Book Review: Changing the Conversation by Gary Klaben

Changing the Conversation : Transformational Steps to Financial and Family Well-Being
Author: Gary Klaben
304 pages
Navigator Press (October 1, 2010)

I agreed to read and review this book because I was a stockbroker for almost 30 years. The author Gary Klaben is a Chartered Financial Consultant (ChFC) and possesses a MS in Financial Services. I was around when stockbrokers started financial planning by getting their Certified Financial Planner (CFP) designation. A ChFC is a step up from CFP and requires passage of three more tests for a total of nine.

One day at the dog park, JD told a story of a husband and wife that wanted to distribute some assets for estate tax purposes.  They had been farmers for many years, worked from sunup to sun down and had been fortunate.  They decided to give $33,000 to their son each year at Christmas.

Well, when the son received his money, he immediately got married, traveled to Nepal, wined and dined his new wife and bought her a whole bunch of jewels.  When he arrived back home he was immediately looking forward to Christmas again.

This year when he opened his present he found a shirt and a towel.  His Mom said, “We got you the towel so you wouldn’t get tears on your new shirt.”  It’s hard for parents to see their hard work frittered away.

In truth, Klaben writes, we don’t prepare our children and grand children to deal with money.  The New Year  seems an appropriate time to look at how we need to change the conversation about money.

Klaben argues that the financial products industry needs to change the conversation.  Wall Street needs to change from creating products that extract money from the customers to one that is concerned with meeting their clients needs.  “The consumer is now in the driver’s seat.”  The new business needs to provide deep support.  The need is for business or anyone in the service business to offer trusted expert advocacy in our complex world.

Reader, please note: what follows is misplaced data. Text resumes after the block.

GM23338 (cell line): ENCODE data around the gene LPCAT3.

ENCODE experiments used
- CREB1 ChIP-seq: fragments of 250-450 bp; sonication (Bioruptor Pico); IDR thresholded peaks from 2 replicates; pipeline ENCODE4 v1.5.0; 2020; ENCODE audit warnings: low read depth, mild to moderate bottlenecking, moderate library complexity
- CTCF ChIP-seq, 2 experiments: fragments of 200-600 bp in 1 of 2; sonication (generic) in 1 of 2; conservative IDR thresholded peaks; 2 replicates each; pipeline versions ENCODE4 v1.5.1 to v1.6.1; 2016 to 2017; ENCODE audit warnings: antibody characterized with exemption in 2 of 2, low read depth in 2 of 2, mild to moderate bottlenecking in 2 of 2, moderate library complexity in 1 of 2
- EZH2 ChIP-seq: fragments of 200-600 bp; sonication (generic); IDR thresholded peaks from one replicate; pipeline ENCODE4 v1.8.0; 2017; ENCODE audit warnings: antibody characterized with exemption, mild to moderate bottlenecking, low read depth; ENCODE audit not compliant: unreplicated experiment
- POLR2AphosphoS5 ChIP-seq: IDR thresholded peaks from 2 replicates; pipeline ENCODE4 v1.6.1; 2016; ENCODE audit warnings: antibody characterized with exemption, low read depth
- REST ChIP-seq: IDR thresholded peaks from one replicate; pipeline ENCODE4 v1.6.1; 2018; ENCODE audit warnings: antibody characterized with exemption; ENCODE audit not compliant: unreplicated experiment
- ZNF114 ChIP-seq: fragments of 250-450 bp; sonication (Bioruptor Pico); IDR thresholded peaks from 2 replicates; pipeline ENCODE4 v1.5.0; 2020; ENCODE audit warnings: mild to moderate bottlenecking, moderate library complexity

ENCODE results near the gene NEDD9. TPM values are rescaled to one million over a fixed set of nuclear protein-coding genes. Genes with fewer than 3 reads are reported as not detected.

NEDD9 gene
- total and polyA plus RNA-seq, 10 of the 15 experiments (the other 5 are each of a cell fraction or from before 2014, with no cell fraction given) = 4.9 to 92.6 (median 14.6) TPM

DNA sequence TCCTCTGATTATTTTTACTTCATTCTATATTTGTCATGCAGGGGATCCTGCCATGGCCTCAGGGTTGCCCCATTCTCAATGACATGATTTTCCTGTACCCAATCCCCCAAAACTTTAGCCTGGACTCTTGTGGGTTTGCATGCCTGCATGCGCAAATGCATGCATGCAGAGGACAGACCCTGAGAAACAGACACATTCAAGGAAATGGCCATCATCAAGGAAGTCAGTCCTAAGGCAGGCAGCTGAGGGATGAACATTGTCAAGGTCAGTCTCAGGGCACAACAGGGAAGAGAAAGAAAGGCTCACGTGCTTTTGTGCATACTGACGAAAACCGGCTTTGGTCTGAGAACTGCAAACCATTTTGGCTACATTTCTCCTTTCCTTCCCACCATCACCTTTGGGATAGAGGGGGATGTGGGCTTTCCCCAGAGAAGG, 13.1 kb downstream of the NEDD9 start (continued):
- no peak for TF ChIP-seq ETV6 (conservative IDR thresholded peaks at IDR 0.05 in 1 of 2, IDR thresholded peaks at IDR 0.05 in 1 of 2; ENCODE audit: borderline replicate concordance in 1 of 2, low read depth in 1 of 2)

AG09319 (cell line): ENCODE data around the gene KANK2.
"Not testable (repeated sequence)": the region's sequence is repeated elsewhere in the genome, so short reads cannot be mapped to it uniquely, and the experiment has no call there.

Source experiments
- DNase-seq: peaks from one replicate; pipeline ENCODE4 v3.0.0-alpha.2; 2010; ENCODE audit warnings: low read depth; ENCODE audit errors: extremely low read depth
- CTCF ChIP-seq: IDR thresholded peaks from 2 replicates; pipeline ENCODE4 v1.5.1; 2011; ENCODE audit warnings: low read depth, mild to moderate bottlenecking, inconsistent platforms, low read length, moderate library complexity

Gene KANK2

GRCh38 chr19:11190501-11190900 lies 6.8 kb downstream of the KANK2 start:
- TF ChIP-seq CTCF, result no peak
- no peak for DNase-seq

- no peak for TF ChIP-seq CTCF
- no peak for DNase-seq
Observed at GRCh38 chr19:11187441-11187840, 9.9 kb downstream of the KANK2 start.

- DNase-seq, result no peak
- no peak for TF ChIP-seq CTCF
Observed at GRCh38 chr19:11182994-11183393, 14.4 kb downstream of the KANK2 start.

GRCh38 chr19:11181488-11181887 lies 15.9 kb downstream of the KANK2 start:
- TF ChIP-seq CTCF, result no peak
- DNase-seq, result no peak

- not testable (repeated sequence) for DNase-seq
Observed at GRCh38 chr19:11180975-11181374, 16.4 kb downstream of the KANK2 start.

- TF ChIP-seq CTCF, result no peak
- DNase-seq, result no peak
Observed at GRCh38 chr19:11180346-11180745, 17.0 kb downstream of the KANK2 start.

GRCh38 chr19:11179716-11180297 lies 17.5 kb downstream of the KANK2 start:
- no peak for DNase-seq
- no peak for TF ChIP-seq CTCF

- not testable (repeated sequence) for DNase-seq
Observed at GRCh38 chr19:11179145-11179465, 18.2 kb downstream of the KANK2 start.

In the goal setting section, Klaben says that successful people have goals, write them down and are disciplined.  They practice the necessary things to reach their goals.  At this time of year what better question to answer is Klaben’s:

“If we were meeting here three years from today, and we were to look back over those three years to today, what has to have happened during that period, both personally and professionally, for you to feel happy with your progress?”

Later, Klaben tells us how to reach our goals by breaking the goal down into small steps.  He uses the example of wanting to run a marathon a year from now by breaking it down into three month goals and then into 30 day goals.  You are forming a habit.

Gary Klaben is a refreshing throwback to an earlier time.  In the chapter “Do the Correct Thing” he writes, ” All the money and material possessions we pass on pale by comparison to what we stand for and how we conduct our life.”

This is an excellent book and easy to read.  The author fulfilled his intent to help you anticipate life’s inevitable changes by understanding the role of money.

I encourage you to comment on this book review. Whoever writes the best comment will receive my copy of “Changing the Conversation” free.

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